The National Health Care Anti-Fraud Association, an organization of about 100 private insurers and public agencies, estimates that some $60 billion (about 3% of total annual health care spending) is lost to fraud every year, but that figure is considered conservative. In 2008, government-wide "improper payments" cost the U.S. Treasury $72 billion, or about 4% of total outlays for the related programs. Of that amount, 50% took the form of reimbursements to providers, medical suppliers, and other Medicare and Medicaid vendors. Medicaid had an estimated improper-payment rate of 10.5%, or $18.6 billion, for the federal share of Medicaid expenditures — the highest rate of any federal program. - source

Note that 50% of the 10.5% "improper-payment rate" was under-payment.

And is the interpretation that the fraud was intentionally hidden from auditors backed up by any evidence?

tl;dr: Not that I could find.

The NYT article does not support Coulter's claim that "Medicare had aggressively hidden the fraud from outside auditors." Statements attributed to lawmakers or their staff are worthless without corroborating facts. (Protections provided by the Speech or Debate Clause allow lawmakers and "congressional staff" to say pretty much anything - factual or otherwise. Coulter's protections flow from U.S. Const. amend. I).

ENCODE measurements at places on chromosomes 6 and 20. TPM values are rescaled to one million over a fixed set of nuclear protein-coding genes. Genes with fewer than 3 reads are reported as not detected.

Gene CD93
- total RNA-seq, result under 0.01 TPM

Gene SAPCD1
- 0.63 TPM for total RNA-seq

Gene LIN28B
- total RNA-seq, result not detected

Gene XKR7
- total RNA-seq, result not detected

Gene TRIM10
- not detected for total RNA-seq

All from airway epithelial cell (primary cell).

The company that was doing the auditing at the time, AdvanceMed, is still at it and I could not find any evidence they had been investigated (or even given a stern talking to).

Nor could I find any evidence that the episode resulted in even a "shake up" at the Centers for Medicare and Medicaid Services.

Note on "fraud rate"

As mentioned in the other answers and comments, the terms "improper payment rate" or "error rate" and "fraud" are not interchangeable.

From Articuno's answer,

It is important to note that the improper payment rate is not a "fraud rate," but is a measurement of payments that did not meet Medicare requirements. The CERT program cannot label a claim fraudulent. - source

From Black's Law Dictionary, 9th ed.,

fraud, n. (14c) 1. A knowing misrepresentation of the truth or concealment of a material fact to induce another to act to his or her detriment. ● Fraud is usu. a tort, but in some cases (esp. when the conduct is willful) it may be a crime. — Also termed intentional fraud. 2. A misrepresentation made recklessly without belief in its truth to induce another person to act. 3. A tort arising from a knowing misrepresentation, concealment of material fact, or reckless misrepresentation made to induce another to act to his or her detriment. 4. Unconscionable dealing; esp., in contract law, the unfair use of the power arising out of the parties' relative positions and resulting in an unconscionable bargain. — fraudulent,adj.